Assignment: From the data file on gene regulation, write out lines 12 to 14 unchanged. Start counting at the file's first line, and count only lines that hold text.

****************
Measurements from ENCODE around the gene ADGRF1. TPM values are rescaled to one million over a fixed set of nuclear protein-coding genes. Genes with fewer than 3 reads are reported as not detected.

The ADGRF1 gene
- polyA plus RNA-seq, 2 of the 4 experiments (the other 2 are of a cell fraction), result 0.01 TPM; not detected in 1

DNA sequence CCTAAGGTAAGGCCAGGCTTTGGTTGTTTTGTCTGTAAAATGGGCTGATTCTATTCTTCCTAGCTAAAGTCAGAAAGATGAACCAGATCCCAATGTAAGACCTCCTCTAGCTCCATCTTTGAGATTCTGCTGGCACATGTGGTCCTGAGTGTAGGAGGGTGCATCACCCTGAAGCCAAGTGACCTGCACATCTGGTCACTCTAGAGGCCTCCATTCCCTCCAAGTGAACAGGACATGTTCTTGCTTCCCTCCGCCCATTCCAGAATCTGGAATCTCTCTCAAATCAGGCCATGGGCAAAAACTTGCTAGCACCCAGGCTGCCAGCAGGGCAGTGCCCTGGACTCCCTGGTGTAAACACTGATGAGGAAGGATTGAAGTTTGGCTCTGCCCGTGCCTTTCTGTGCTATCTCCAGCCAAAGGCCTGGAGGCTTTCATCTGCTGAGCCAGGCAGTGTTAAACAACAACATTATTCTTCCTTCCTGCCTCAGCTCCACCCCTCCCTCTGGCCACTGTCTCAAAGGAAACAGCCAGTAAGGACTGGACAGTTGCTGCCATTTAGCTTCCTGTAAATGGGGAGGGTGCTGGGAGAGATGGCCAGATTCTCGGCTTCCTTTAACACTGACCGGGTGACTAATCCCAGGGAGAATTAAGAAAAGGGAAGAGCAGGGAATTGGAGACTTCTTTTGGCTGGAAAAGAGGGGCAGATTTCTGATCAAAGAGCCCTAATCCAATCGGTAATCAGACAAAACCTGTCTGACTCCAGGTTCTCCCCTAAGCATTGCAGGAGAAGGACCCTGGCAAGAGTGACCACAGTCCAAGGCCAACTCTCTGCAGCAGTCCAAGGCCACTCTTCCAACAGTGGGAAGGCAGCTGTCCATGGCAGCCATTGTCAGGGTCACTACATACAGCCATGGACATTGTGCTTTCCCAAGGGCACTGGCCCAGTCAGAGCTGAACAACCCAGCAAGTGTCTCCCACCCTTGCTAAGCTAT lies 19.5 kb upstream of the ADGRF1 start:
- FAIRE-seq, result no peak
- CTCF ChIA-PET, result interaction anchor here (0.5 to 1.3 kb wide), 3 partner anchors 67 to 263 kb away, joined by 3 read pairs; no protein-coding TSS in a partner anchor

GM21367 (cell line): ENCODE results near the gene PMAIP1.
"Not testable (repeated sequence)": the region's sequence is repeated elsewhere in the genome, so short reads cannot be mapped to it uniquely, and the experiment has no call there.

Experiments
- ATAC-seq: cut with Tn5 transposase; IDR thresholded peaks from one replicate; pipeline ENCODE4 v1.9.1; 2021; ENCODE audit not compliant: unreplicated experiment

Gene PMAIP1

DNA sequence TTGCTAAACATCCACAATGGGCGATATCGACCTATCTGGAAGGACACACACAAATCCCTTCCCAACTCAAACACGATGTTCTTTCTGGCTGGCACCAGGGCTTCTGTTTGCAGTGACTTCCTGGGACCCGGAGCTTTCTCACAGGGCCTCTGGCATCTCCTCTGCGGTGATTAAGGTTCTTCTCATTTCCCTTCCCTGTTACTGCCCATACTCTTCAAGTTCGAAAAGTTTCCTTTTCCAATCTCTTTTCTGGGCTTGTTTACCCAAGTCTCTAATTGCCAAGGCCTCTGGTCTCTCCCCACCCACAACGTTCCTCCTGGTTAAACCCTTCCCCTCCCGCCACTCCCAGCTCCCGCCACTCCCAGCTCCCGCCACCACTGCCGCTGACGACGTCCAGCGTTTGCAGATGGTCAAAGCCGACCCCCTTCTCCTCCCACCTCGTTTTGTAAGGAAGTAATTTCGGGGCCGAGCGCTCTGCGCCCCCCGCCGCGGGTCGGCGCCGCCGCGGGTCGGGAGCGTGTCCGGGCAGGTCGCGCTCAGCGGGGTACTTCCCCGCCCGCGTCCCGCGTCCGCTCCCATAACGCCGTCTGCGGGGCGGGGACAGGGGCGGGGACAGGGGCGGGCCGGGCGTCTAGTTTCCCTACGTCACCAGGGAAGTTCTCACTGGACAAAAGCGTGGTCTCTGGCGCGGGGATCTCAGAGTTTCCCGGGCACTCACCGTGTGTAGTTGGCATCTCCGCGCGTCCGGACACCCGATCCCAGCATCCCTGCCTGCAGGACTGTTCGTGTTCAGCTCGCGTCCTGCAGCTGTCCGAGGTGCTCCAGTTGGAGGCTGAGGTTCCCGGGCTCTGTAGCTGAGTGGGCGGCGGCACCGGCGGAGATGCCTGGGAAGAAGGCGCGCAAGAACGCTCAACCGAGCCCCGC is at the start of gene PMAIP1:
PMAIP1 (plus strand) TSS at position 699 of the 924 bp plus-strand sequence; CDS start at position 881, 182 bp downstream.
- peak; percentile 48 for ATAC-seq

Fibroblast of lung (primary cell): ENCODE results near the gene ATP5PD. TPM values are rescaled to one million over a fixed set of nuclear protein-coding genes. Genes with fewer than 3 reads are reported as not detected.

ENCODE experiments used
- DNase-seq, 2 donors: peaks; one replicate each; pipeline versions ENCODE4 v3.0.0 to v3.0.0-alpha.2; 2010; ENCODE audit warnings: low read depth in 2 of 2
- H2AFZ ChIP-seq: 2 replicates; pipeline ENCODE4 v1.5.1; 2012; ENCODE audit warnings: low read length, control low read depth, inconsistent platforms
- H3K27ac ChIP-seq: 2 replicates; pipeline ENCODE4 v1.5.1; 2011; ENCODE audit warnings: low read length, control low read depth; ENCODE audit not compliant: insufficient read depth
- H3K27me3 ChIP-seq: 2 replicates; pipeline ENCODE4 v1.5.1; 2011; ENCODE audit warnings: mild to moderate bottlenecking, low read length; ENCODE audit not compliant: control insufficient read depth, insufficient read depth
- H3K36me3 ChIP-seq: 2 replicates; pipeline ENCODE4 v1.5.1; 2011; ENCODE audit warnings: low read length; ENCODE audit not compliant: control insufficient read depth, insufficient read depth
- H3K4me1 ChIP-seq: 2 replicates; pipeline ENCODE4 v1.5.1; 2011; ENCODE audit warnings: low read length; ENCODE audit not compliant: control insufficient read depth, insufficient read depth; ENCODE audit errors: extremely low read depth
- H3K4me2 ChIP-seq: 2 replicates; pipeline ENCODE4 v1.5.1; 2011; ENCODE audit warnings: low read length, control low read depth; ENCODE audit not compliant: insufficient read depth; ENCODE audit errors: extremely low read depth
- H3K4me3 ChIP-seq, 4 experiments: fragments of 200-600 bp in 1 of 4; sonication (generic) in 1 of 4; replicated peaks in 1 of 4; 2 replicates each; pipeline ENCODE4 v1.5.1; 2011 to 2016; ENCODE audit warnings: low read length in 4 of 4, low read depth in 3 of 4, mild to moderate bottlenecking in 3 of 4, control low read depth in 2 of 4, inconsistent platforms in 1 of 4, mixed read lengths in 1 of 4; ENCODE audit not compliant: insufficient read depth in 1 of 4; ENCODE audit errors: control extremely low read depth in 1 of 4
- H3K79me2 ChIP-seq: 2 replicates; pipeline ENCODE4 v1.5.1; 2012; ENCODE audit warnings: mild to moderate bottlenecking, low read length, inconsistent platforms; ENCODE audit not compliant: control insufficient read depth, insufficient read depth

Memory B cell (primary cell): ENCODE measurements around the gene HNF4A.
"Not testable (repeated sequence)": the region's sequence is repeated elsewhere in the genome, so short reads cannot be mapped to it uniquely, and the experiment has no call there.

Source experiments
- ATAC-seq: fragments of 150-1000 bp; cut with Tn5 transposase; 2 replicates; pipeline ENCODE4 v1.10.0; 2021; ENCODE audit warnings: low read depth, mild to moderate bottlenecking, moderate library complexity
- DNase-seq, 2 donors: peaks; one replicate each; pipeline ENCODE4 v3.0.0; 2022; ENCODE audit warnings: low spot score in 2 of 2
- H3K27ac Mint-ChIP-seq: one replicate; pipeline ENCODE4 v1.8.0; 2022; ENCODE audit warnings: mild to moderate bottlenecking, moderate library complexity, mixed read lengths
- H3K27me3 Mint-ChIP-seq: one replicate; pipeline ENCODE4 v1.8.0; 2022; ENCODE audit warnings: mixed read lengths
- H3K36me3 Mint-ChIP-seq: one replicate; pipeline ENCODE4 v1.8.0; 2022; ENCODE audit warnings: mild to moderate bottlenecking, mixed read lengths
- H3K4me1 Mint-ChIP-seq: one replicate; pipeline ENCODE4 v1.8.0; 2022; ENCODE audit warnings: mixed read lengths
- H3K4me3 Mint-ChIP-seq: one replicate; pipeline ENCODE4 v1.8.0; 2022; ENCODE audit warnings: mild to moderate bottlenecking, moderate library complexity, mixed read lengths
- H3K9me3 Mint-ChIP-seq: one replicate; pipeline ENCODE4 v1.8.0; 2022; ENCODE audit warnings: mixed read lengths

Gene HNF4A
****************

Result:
DNA sequence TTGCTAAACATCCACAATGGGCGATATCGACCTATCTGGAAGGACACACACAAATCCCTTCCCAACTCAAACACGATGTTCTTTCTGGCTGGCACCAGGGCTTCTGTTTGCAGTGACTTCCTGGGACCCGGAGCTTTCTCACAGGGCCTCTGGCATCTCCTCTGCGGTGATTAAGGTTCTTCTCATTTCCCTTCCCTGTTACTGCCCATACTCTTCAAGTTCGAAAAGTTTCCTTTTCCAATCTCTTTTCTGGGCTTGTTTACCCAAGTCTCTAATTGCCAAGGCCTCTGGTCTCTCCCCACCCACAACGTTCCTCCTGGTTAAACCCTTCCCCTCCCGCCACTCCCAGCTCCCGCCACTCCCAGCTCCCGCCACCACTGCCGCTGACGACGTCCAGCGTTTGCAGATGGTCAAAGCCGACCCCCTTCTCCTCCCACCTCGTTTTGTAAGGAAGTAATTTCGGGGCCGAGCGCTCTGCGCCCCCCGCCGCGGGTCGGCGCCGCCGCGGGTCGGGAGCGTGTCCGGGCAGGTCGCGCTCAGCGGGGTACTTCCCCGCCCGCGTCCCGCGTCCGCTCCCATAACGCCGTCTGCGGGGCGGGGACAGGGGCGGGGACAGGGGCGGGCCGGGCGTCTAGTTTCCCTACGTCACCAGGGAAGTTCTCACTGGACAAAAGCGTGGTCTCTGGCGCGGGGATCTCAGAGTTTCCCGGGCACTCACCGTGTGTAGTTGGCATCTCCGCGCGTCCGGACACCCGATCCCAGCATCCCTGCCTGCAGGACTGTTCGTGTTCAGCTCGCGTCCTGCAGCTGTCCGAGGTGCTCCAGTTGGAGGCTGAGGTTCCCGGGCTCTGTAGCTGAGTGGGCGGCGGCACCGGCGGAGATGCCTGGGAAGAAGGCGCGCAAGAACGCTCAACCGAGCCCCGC is at the start of gene PMAIP1:
PMAIP1 (plus strand) TSS at position 699 of the 924 bp plus-strand sequence; CDS start at position 881, 182 bp downstream.
- peak; percentile 48 for ATAC-seq